Cork looking up as cranes set to dominate city skyline at developments worth €1bn

High hopes that economy will remain strong and southern capital will realise its full potential, writes Stephen Rogers

Cork looking up as cranes set to dominate city skyline at developments worth €1bn

High hopes that economy will remain strong and southern capital will realise its full potential, writes Stephen Rogers

In 2003, there were 11 cranes prominent in the skyline over Cork City working on a myriad of new developments.

The towering presences meant offices were being built to cater to the expanding workforce, apartment blocks were being developed to assuage the demand for city-centre living, and shopping centres were springing up to help empty our bulging wallets.

The then city manager, Joe Gavin, predicted that cranes would dominate the Cork skyline in the run up to the city’s year as the Capital of Culture in 2005 and would remain a fixture for many years to come.

There are several more years of development in the city centre and, after that, there could be 20 years of construction in the docklands area, especially in the 4km of prime river frontage which exists there,” he said.

He was right... to an extent. A part of the “prime river frontage” was transformed by both Howard Holdings and O’Flynn Construction within a couple of years of that prediction.

Howard Holdings, under the leadership of Greg Coughlan, had brought Cork the €100m City Quarter.

That comprised the Clarion Hotel (now the Clayton) and office development as well as the impressive boardwalk. The package was seen, at the time, as setting a benchmark for what was achievable in one of the most radical and eagerly anticipated regeneration projects ever undertaken in the State.

O’Flynn Construction’s Five and Six Lapp’s Quay was an impressive neighbour to City Quarter.

Together, they seemed to point to what was possible in Cork’s rejuvenation. It was reported at the time that Howard Holdings seemed destined to play a strong future role in the redevelopment of the rest of the docklands.

Anticipation would already have been building for the 17-storey, 68.2m-tall Elysian development, which would be the tallest in the country, while within a couple of years, O’Callaghan Properties would have spearheaded the transformation of shopping in the city centre, with the development of Academy Stt and Opera Lane, but then it imploded.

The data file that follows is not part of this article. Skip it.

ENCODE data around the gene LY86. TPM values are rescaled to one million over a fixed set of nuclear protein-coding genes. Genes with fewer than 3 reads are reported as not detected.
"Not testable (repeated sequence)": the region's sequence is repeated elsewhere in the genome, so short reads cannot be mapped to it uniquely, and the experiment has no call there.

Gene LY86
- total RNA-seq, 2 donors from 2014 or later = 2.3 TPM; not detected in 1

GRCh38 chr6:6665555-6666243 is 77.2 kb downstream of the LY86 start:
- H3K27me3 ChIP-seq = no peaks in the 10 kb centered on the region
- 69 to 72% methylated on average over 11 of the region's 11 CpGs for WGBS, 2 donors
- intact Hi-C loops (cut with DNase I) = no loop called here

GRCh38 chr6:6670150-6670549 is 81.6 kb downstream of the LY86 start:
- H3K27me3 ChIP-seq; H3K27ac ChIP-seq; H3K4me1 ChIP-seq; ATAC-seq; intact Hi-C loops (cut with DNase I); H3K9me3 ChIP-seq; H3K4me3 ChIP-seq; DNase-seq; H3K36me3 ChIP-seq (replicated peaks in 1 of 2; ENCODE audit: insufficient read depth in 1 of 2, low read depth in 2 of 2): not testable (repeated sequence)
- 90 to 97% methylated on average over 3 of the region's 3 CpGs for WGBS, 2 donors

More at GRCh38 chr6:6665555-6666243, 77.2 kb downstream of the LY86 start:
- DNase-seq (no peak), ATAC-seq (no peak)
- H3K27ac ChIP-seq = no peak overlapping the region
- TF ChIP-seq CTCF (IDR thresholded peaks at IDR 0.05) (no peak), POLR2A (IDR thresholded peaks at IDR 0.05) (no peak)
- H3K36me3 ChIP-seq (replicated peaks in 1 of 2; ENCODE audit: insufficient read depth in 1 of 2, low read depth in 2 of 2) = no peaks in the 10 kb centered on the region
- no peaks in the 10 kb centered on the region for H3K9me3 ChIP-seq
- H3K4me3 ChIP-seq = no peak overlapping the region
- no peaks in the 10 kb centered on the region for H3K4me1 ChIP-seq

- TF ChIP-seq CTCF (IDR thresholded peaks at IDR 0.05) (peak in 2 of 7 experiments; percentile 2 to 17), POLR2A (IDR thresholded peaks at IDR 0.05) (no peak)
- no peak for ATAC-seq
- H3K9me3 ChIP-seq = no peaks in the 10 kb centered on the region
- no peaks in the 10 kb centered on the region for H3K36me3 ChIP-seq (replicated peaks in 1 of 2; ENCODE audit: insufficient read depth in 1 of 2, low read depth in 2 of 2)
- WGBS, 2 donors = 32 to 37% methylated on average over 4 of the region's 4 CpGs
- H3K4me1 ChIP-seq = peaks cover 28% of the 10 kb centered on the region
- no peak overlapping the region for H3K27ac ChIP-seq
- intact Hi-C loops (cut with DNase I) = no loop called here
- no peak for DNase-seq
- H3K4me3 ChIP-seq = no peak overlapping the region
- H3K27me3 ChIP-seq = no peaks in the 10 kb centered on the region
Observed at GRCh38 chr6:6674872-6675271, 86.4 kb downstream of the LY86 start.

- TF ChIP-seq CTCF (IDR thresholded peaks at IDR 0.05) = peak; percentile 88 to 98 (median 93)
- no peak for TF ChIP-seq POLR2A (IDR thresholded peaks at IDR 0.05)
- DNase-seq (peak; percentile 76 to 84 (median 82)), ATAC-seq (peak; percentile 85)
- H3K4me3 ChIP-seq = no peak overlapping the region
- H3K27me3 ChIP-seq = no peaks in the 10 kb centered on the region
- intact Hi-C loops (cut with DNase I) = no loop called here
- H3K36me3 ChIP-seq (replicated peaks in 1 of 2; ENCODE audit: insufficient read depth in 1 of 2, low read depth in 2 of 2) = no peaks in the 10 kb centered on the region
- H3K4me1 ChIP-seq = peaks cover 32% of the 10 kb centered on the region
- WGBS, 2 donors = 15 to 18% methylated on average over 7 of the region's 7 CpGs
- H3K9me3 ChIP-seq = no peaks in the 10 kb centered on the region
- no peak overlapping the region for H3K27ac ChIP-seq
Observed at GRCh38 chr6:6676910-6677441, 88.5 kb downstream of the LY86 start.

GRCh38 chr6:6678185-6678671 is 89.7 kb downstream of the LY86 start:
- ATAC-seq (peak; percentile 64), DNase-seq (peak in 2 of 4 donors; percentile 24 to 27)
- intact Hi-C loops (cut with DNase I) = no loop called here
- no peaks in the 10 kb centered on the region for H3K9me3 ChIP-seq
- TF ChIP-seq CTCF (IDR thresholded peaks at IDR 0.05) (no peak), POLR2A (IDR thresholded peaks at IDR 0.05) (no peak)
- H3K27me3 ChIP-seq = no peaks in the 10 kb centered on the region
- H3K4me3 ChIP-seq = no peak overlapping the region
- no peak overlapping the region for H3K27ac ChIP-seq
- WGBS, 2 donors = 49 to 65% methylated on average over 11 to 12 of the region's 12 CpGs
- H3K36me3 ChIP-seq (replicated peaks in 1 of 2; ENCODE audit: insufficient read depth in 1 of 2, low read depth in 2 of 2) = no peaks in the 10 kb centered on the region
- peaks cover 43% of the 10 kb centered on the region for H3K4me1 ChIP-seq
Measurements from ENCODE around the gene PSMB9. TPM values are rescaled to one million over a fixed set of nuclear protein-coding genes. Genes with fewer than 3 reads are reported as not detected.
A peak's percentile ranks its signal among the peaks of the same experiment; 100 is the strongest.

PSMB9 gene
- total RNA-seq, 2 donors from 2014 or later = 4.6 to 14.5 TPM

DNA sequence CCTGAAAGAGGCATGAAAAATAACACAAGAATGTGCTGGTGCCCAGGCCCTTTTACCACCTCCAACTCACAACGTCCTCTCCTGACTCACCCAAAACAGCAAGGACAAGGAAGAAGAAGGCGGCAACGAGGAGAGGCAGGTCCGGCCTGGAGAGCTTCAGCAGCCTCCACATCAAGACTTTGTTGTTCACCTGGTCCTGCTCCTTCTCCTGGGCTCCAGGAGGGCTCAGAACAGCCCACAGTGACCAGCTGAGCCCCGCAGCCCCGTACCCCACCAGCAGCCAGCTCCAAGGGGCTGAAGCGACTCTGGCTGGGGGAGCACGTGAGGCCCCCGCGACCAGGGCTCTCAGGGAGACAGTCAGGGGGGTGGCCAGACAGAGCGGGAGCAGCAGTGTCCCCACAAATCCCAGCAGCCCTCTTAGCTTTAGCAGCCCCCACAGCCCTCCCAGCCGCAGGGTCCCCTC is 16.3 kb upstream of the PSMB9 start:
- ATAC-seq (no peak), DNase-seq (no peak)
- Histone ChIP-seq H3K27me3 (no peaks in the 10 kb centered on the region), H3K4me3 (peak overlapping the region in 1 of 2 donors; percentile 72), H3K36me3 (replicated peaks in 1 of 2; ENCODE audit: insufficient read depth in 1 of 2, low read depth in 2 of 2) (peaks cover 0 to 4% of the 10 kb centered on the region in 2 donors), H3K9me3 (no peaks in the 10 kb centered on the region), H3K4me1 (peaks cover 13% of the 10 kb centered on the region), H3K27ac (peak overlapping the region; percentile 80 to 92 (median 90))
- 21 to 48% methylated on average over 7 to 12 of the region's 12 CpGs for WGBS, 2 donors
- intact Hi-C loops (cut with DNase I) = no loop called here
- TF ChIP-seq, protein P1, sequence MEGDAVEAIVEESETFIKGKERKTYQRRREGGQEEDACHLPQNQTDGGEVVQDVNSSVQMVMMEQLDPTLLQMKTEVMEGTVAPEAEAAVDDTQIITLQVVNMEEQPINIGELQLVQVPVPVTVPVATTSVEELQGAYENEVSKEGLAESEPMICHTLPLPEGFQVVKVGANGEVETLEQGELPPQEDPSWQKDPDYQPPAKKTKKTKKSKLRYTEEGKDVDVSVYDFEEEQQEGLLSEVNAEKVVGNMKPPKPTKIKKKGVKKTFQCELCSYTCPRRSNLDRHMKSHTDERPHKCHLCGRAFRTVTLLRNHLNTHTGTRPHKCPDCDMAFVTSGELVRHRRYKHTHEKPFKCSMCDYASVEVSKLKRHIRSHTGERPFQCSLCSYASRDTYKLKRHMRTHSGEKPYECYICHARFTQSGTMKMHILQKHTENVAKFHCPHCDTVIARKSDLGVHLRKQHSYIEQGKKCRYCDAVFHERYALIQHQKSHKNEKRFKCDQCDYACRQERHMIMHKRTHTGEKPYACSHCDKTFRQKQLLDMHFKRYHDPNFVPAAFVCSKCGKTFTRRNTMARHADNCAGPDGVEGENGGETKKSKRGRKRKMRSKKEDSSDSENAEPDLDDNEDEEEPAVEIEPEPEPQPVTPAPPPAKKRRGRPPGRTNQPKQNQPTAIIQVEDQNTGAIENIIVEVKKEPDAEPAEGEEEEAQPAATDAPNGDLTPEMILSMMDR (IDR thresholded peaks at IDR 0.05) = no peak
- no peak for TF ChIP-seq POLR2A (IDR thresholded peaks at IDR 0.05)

Ballydehob native Coughlan reportedly had €4bn worth of projects in the pipeline by 2007, including the building of the Olympic Sailing Village in Weymouth, London, for the 2012 Olympics.

By January 2010, he and two other men involved in Howard Holdings were before the courts with total judgment orders for more than €60m entered against them and, within months Greg Coughlan was the subject of an arrest warrant over his failure to obey court orders in proceedings over unpaid loans.

The demise of Howard Holdings in such spectacular circumstances was symptomatic of how the construction industry had collapsed.

The rejuvenation of Cork had fallen by the wayside. By 2012, skylines across the country were clear right up to the grey clouds which reflected the national mood, while many of the building sites over which the cranes would previously have towered either remained unfinished or lay vacant. The shells which littered our cities were the result of expensive gambles gone wrong.

Fast forward six years, and the (crane) boom is back with a bang, with a billion euro worth of development in the pipeline or under construction across Cork city. Luxury hotels, 40-storey skyscrapers, “platinum” quality office spaces and hundreds of new student beds are all in the offing. The artists’ impressions point to cosmopolitan, angular structures featuring cutting-edge design.

There are different names on the blocks this time around. One of the most active developers is John Cleary of JCD, who has already given the city the revitalised Capitol cinema site and One Albert Quay and is now bringing a new lease of life to Penrose Quay and South Mall.